[cfe-commits] [PATCH] atomic operation builtins, part 1

Lawrence Crowl crowl at google.com
Fri Oct 14 15:03:56 PDT 2011

Resending due to list auto-discard.

On 10/13/11, Lawrence Crowl <crowl at google.com> wrote:
> On 10/12/11, John McCall <rjmccall at apple.com> wrote:
>> On Oct 12, 2011, at 7:37 PM, Lawrence Crowl wrote:
>> > Applications drive architecture extension, not the reverse.
>> > What applications will want to use larger atomics now that there
>> > are languages for specifying them?  We have obvious need for atomic
>> > types that are twice the size of a pointer.  We do not presently
>> > have a compelling case to implement even larger types efficiently.
>> > We may have that evidence in the future.  However, given ABI
>> > compatibility constraints, we must choose forever very soon.
>> Yes, I understand.  I think you and Jeffrey Yasskin are approaching
>> this from the perspective that nobody will ever actually use these
>> types when they're not lockless, and I am assuming that of course
>> some people will, because they're attracted by the word "atomic",
>> and they'll do so with full knowledge that a cheap lock might be
>> involved, and those people will be very surprised to find out that
>> the implementation is substantially less efficient than possible
>> simply because we wanted to future-proof against a grossly
>> improbable outcome.
> We are weighing the probability of various events differently.
>> > > We're not talking about a radically different ABI.  We're talking
>> > > about basically -msse.
>> >
>> > No, we are not.  The -msse flag does not affect the layout of doubles
>> > in memory.  How successful would -msse have been if it required
>> > changing the size of a double and recompiling every library that
>> > went into the program?  Every device driver?  Not very.
>> You're right;  my example was poorly chosen.  Of course -msse is
>> purely local to a translation unit.
>> Across GCC and Clang, there are dozens of examples of
>> command-line options which do impact the ABI, all of them much
>> more invasively than this.  If I were designing this properly, though,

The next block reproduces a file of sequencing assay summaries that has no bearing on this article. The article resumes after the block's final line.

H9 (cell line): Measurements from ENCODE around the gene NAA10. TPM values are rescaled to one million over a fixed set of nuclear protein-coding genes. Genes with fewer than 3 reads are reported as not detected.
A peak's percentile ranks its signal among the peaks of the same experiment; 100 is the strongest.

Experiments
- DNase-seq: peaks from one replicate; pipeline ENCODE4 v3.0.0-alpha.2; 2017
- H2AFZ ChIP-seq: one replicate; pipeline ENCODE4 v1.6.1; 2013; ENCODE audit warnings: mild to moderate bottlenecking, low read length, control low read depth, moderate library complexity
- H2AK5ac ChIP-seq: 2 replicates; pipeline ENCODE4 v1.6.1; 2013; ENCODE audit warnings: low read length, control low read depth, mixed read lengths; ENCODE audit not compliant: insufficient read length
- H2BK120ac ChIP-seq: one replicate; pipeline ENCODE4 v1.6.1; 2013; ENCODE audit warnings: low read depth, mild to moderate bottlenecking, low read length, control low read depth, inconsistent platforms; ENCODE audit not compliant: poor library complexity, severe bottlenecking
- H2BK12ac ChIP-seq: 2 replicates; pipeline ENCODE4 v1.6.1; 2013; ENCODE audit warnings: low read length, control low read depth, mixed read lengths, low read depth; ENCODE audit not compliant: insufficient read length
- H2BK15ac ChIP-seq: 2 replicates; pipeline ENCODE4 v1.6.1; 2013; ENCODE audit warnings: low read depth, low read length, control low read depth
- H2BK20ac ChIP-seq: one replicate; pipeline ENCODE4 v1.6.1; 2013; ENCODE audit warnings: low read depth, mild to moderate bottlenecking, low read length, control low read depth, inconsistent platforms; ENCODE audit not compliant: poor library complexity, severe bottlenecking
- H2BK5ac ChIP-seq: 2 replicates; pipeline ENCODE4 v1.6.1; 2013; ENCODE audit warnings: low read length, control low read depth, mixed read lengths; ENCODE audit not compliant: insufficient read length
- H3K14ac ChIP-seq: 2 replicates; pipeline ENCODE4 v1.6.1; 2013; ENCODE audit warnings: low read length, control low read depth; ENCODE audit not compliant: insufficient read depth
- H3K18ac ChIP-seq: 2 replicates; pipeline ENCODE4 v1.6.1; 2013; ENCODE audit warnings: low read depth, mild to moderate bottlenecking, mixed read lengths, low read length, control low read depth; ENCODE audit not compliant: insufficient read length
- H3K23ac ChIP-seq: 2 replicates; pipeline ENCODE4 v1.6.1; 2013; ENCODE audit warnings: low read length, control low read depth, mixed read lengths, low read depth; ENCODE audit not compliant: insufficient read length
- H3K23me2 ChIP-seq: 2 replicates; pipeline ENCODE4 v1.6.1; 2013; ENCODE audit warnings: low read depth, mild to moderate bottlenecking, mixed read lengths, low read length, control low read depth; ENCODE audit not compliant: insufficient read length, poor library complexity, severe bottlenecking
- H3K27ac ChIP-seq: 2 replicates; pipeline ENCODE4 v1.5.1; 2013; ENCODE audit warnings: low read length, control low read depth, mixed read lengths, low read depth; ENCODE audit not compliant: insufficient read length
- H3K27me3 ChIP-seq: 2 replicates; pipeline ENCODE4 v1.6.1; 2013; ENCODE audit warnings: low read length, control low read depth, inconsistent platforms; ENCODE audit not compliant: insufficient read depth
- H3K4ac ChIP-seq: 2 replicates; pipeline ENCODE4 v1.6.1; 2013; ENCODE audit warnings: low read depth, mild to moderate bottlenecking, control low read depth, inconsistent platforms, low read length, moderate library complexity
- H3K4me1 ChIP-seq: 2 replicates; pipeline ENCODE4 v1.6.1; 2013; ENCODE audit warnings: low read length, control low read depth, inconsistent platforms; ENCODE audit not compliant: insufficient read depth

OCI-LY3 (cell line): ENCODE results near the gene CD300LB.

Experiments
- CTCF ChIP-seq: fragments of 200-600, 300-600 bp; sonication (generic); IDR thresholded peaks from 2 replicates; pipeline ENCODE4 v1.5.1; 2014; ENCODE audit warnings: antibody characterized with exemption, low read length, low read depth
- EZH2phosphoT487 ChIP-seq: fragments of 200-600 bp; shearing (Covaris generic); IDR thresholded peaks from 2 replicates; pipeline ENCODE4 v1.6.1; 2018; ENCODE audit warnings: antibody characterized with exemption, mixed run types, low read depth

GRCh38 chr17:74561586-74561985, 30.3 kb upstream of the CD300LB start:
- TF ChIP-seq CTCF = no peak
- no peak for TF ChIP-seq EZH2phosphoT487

>> I would suggest some sort of attribute((lockless)) to opt in a specific
>> object to a variant lockless implementation.
> True, but such facilities tend to get used only infrequently,
> so the performance of the defaults matter (both ways).
>> > > Bloating structures to meet 64-byte alignment requirements also
>> > > has a real impact on system performance.
>> >
>> > True enough.  However, I expect the performance tradeoff to weigh
>> > in favor of reducing synchronization costs over saving space for
>> > atomics.
>> I'm not sure I would agree even if I saw any likelihood whatsoever
>> of these performance gains actually being realized.  We live in an
>> era where memory is precious and CPU cycles are cheap, and
>> that doesn't seem to be changing.
> Actually, the memory itself is cheap.  What is expensive is
> the memory cycles.  Atomics consume those as well as regular
> memory accesses.  The problem we have here is that the number of
> memory cycles spent on contention can be very high.  Unfortunately,
> that cost tends not to show up in any static analysis of the code.
> My working assumption is that programmers will move from locks to
> atomics when they have a contention/performance problem.  I would
> like to have some performance there for them to get!
> --
> Lawrence Crowl

Lawrence Crowl

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